Professor Margalit Finkelberg, Professor of Classics (Emerita) at Tel Aviv University, has been a member of the Israel Academy of Sciences and Humanities since 2005. She earned her doctorate from the Hebrew University of Jerusalem in 1986. Professor Finkelberg is a scholar of the language, literature, and culture of ancient Greece. Her works cover a broad spectrum of topics: ancient Greek poetry, especially Homer; Aegean prehistory, ancient Greek language, poetics and theory of literature, Greek mythological tradition, religion and popular morality, and most recently the writings of Plato.
Her books include The Birth of Literary Fiction in Ancient Greece (1998); Greeks and Pre-Greeks: Aegean Prehistory and Greek Heroic Tradition (2005); and The Gatekeeper: Narrative Voice in Plato’s Dialogues (2019). She has published more than a hundred scholarly articles, and edited The Homer Encyclopedia (3 volumes, 2011), for which she won the 2011 Outstanding Reference Sources award, given by the Reference and User Sources Association (RUSA) (USA). She also translated several of Plato’s dialogues into Hebrew.
Professor Finkelberg has been a Visiting Fellow at All Souls College, Oxford, a Fellow of the Princeton Institute for Advanced Study; and International Research Scholar at the Peter Wall Institute for Advanced Studies, the University of British Columbia. She led (together with G. G. Stroumsa) a research group at the Israel Institute of Advanced Studies, Jerusalem. Among her many appearances as a guest lecturer, she was invited to give the Gerald F. Else Memorial Lecture in the Humanities at the University of Michigan and was the Henrietta Harvey Distinguished Lecturer at Memorial University of Newfoundland.
Professor Finkelberg served as chair of the Department of Classics at Tel Aviv University (2002-2006) and as president of the Israel Society for the Promotion of Classical Studies (2011-2016). She was a member of the Executive Committee of Tel Aviv University (2012-2015), a member of the board of directors of the Israel Institute of Advanced Studies (2012-2015), and served on many academic committees.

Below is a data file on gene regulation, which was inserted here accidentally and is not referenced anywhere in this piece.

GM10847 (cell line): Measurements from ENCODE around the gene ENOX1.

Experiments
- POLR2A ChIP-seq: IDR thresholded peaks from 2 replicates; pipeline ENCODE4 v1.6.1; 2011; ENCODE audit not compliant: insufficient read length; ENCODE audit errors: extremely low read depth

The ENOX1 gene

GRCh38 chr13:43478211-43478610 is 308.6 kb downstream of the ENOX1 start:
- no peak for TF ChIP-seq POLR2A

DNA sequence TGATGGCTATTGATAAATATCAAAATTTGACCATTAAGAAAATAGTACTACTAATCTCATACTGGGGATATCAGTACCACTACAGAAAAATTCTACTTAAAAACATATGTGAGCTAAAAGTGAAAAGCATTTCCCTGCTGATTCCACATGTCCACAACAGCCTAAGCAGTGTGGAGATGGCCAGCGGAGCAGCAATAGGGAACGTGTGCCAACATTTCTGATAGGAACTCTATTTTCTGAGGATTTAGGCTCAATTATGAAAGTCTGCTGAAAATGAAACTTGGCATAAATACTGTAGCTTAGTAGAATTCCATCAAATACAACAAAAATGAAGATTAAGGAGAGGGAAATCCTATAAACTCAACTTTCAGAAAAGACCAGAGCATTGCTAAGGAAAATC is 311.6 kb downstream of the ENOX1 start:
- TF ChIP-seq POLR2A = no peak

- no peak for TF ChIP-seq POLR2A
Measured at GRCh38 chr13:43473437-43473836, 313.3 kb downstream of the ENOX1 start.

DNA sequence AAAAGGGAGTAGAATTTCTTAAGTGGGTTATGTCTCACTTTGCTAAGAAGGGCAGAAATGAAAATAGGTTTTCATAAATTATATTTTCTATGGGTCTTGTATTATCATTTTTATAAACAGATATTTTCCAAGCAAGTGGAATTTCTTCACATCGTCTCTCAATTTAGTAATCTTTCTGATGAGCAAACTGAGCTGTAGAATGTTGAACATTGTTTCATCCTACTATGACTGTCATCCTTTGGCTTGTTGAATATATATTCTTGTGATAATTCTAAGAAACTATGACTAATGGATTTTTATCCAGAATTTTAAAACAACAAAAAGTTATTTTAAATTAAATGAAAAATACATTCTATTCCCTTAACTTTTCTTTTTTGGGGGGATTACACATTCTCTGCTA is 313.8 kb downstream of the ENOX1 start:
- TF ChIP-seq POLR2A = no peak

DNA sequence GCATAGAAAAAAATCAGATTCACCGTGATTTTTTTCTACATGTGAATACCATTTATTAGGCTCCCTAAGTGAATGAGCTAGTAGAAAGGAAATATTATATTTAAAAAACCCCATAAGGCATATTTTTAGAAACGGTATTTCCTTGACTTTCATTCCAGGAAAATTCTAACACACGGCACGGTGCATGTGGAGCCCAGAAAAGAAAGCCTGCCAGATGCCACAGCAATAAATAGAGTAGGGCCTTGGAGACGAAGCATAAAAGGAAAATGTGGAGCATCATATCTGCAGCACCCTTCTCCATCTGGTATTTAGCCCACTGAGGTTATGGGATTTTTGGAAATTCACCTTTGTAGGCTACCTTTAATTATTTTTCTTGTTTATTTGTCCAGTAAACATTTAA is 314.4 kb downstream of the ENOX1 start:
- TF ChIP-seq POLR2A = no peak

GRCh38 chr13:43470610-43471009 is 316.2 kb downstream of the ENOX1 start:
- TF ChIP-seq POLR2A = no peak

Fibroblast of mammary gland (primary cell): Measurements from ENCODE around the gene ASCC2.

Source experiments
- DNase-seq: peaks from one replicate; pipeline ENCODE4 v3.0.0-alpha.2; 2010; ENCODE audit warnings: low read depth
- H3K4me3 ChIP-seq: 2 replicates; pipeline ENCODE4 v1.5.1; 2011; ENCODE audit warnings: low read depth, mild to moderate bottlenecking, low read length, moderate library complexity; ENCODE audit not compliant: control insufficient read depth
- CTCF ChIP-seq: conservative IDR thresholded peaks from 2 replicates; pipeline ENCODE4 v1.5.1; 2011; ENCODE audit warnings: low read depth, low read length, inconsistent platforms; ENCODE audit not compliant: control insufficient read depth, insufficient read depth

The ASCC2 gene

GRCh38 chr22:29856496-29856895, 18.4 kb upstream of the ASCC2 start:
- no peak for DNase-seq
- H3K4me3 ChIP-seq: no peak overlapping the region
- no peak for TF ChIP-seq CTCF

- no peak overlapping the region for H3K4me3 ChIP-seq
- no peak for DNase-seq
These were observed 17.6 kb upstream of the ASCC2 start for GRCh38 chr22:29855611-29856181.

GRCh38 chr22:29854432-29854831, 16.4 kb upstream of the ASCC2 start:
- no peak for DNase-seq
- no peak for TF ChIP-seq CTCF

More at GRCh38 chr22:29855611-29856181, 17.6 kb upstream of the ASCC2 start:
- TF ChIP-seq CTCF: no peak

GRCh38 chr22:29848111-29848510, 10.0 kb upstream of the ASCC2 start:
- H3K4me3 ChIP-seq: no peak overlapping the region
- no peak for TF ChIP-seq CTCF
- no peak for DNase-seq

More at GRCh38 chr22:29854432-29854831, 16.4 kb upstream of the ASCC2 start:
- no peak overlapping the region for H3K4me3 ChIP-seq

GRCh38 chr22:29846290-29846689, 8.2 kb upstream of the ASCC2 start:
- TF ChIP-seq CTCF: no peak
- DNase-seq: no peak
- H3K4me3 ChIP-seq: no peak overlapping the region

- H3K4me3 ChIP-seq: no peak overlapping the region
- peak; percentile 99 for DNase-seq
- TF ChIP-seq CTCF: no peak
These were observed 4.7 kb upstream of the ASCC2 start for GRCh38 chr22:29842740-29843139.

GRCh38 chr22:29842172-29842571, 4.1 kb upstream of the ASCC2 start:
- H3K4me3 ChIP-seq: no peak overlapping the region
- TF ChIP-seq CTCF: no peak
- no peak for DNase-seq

Awards and honors: Professor Finkelberg was awarded the 2012 Rothschild Prize in the Humanities. She won the Rose Ettinger Award in 1994 for her translation of The Jewish War by Flavius Josephus from ancient Greek into Russian, which was published in Moscow. She won the Gildersleeve Prize (1991), awarded by Johns Hopkins University Press, for the best article of the year published in the American Journal of Philology.
The General Assembly of the Academy also elected seven new members, who will be joining its ranks at a formal ceremony to be held in November. The new members are:
  • Professor Yinon Ben Neriah, the Faculty of Medicine, the Hebrew University of Jerusalem
  • Professor Muhammad Haj-Yahia, the Paul Baerwald School of Social Work and Social Welfare, the Hebrew University of Jerusalem
  • Professor Sarit Kraus, the Department of Computer Science, Bar-Ilan University
  • Professor Nira Liberman, School of Psychological Sciences, Tel Aviv University
  • Professor Maren Niehoff, the Department of Jewish Thought, the Hebrew University of Jerusalem
  • Professor Sammy Smooha, the Faculty of Sociology, the University of Haifa
  • Professor Yeshayahu Talmon, the Department of Chemical Engineering, the Technion – Israel Institute of Technology